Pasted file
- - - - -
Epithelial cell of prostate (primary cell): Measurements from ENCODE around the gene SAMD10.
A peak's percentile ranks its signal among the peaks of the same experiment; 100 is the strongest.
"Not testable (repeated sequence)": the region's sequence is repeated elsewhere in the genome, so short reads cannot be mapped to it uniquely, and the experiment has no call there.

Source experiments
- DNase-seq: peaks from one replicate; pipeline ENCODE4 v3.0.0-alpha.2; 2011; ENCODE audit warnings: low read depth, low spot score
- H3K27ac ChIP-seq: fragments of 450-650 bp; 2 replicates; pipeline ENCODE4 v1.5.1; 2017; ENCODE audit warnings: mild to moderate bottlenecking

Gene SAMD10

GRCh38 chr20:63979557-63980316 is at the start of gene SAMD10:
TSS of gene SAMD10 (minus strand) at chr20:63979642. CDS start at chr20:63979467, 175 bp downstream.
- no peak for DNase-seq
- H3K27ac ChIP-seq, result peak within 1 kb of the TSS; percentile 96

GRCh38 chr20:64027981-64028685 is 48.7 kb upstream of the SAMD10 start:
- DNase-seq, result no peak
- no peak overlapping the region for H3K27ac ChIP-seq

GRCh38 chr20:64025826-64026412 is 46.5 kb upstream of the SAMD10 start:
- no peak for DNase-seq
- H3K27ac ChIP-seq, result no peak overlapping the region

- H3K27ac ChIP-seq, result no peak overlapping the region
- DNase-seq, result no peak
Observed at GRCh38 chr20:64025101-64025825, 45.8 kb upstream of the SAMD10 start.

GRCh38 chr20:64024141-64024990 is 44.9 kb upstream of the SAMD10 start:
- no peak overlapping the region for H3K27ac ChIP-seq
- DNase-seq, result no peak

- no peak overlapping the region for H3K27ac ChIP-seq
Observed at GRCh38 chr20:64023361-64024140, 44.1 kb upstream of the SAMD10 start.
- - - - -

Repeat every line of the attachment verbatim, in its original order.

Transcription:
Epithelial cell of prostate (primary cell): Measurements from ENCODE around the gene SAMD10.
A peak's percentile ranks its signal among the peaks of the same experiment; 100 is the strongest.
"Not testable (repeated sequence)": the region's sequence is repeated elsewhere in the genome, so short reads cannot be mapped to it uniquely, and the experiment has no call there.

Source experiments
- DNase-seq: peaks from one replicate; pipeline ENCODE4 v3.0.0-alpha.2; 2011; ENCODE audit warnings: low read depth, low spot score
- H3K27ac ChIP-seq: fragments of 450-650 bp; 2 replicates; pipeline ENCODE4 v1.5.1; 2017; ENCODE audit warnings: mild to moderate bottlenecking

Gene SAMD10

GRCh38 chr20:63979557-63980316 is at the start of gene SAMD10:
TSS of gene SAMD10 (minus strand) at chr20:63979642. CDS start at chr20:63979467, 175 bp downstream.
- no peak for DNase-seq
- H3K27ac ChIP-seq, result peak within 1 kb of the TSS; percentile 96

GRCh38 chr20:64027981-64028685 is 48.7 kb upstream of the SAMD10 start:
- DNase-seq, result no peak
- no peak overlapping the region for H3K27ac ChIP-seq

GRCh38 chr20:64025826-64026412 is 46.5 kb upstream of the SAMD10 start:
- no peak for DNase-seq
- H3K27ac ChIP-seq, result no peak overlapping the region

- H3K27ac ChIP-seq, result no peak overlapping the region
- DNase-seq, result no peak
Observed at GRCh38 chr20:64025101-64025825, 45.8 kb upstream of the SAMD10 start.

GRCh38 chr20:64024141-64024990 is 44.9 kb upstream of the SAMD10 start:
- no peak overlapping the region for H3K27ac ChIP-seq
- DNase-seq, result no peak

- no peak overlapping the region for H3K27ac ChIP-seq
Observed at GRCh38 chr20:64023361-64024140, 44.1 kb upstream of the SAMD10 start.